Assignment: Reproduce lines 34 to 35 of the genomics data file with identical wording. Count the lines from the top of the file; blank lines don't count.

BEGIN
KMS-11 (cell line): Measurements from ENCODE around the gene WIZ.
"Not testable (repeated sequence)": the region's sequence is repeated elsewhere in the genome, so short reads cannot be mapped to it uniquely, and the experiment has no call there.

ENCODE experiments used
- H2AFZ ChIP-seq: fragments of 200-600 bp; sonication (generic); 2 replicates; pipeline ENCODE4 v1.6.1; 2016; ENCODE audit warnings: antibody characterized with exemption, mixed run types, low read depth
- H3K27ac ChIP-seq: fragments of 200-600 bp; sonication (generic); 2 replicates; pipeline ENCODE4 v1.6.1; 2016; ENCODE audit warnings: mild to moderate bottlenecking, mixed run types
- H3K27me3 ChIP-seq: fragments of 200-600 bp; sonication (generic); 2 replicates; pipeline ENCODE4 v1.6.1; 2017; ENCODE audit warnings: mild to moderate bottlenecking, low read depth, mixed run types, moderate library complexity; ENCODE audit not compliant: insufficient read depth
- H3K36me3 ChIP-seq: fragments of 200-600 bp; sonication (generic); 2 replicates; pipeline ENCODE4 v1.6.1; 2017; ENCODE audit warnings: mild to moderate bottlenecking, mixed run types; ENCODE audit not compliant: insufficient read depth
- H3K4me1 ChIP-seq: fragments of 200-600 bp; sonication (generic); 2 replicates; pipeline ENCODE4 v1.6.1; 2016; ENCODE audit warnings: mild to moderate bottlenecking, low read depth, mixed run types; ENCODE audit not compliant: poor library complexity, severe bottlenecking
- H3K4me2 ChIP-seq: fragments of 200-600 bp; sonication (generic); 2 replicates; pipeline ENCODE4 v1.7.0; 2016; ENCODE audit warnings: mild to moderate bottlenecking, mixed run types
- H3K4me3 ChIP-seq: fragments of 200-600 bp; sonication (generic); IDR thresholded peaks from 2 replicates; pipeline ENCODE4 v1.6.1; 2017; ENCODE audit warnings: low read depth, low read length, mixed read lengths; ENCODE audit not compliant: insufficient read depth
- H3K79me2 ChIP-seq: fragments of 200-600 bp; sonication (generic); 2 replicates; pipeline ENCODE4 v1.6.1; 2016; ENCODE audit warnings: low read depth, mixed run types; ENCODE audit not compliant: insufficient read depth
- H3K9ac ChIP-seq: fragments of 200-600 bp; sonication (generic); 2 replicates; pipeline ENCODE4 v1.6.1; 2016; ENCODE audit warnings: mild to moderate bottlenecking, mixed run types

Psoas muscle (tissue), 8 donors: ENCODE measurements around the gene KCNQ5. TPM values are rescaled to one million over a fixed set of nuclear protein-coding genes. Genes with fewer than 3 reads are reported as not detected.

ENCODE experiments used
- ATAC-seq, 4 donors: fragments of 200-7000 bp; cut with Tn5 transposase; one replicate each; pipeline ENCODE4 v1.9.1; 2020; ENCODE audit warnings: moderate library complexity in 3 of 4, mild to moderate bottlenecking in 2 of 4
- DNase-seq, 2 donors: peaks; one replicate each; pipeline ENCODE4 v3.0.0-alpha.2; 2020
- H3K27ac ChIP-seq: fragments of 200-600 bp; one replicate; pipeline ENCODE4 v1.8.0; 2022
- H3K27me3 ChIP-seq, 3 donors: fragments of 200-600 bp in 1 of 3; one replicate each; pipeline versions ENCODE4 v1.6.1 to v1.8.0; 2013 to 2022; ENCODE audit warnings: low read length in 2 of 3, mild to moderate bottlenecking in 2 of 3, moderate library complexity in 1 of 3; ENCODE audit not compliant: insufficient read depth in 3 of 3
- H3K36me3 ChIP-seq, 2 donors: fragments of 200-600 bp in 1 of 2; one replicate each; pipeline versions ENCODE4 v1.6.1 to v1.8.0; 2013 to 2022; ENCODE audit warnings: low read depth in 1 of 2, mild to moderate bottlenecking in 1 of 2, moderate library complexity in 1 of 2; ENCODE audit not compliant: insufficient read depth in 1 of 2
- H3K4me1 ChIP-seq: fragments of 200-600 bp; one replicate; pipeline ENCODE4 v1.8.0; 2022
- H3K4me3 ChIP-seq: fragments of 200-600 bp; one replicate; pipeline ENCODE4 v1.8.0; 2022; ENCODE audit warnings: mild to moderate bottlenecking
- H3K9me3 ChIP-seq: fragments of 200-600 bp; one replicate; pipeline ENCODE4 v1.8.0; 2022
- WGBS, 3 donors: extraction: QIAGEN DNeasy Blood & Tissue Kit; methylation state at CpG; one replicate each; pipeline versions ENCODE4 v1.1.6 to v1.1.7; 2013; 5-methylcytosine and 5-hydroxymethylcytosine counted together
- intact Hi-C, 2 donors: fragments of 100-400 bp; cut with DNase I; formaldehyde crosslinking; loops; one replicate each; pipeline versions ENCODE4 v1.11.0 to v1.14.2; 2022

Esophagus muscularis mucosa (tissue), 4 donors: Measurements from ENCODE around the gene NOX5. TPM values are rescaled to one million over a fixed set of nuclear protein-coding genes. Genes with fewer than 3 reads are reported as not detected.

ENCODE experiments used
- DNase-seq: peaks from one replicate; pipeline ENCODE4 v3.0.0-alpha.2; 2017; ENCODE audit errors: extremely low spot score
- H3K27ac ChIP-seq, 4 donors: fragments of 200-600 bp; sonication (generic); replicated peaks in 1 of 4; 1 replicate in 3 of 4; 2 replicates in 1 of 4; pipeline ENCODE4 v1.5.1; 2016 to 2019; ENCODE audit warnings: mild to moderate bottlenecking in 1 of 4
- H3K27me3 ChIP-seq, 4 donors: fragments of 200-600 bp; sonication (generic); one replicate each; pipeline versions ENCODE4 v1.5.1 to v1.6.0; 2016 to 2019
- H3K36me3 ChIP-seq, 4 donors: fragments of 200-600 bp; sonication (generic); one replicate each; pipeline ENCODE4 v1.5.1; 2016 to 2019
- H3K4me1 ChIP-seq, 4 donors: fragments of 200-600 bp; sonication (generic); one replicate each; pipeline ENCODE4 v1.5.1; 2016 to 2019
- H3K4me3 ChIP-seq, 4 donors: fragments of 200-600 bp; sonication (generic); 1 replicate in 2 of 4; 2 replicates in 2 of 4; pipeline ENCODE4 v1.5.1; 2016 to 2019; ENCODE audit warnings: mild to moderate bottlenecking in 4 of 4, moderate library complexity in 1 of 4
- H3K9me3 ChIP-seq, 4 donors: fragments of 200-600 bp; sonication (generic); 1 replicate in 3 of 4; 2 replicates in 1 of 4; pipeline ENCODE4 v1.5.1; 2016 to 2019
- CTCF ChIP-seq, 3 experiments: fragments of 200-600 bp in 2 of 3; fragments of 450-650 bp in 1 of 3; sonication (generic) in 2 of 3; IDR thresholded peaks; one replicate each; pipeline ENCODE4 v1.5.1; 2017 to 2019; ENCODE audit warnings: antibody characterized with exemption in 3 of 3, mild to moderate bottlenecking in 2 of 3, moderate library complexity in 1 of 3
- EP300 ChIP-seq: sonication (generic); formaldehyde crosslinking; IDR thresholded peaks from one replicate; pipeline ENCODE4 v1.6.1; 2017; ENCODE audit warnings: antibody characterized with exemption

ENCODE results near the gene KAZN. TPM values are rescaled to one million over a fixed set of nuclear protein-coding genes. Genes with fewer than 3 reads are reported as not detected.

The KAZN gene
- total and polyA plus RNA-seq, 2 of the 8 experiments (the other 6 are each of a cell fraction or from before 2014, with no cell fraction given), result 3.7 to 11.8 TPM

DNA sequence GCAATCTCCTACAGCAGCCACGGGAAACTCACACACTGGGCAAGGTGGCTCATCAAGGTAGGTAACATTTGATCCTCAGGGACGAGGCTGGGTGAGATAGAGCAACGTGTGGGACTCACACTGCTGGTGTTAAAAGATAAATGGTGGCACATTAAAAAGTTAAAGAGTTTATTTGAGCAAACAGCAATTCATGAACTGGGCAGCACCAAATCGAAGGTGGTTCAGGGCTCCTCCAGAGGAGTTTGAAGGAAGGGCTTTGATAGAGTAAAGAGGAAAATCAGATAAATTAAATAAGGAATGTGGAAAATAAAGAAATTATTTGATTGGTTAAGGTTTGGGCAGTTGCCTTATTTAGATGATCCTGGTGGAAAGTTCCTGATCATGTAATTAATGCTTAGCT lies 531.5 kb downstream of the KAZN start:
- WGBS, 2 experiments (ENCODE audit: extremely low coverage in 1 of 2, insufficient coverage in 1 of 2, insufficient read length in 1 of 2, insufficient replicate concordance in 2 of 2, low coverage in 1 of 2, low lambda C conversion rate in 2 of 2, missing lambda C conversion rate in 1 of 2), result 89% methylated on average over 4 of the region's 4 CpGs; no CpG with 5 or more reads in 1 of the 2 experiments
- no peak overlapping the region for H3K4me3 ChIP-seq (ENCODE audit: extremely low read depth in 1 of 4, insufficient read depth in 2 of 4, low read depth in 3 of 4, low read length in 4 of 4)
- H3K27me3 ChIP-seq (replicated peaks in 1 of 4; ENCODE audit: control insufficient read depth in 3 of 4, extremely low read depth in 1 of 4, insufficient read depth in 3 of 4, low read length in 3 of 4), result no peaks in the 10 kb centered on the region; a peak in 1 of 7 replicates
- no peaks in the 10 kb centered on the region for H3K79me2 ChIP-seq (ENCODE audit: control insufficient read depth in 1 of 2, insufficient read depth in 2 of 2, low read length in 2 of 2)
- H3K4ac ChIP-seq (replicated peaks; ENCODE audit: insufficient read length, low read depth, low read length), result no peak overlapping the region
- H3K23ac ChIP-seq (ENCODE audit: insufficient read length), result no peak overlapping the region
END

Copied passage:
- CTCF ChIP-seq, 3 experiments: fragments of 200-600 bp in 2 of 3; fragments of 450-650 bp in 1 of 3; sonication (generic) in 2 of 3; IDR thresholded peaks; one replicate each; pipeline ENCODE4 v1.5.1; 2017 to 2019; ENCODE audit warnings: antibody characterized with exemption in 3 of 3, mild to moderate bottlenecking in 2 of 3, moderate library complexity in 1 of 3
- EP300 ChIP-seq: sonication (generic); formaldehyde crosslinking; IDR thresholded peaks from one replicate; pipeline ENCODE4 v1.6.1; 2017; ENCODE audit warnings: antibody characterized with exemption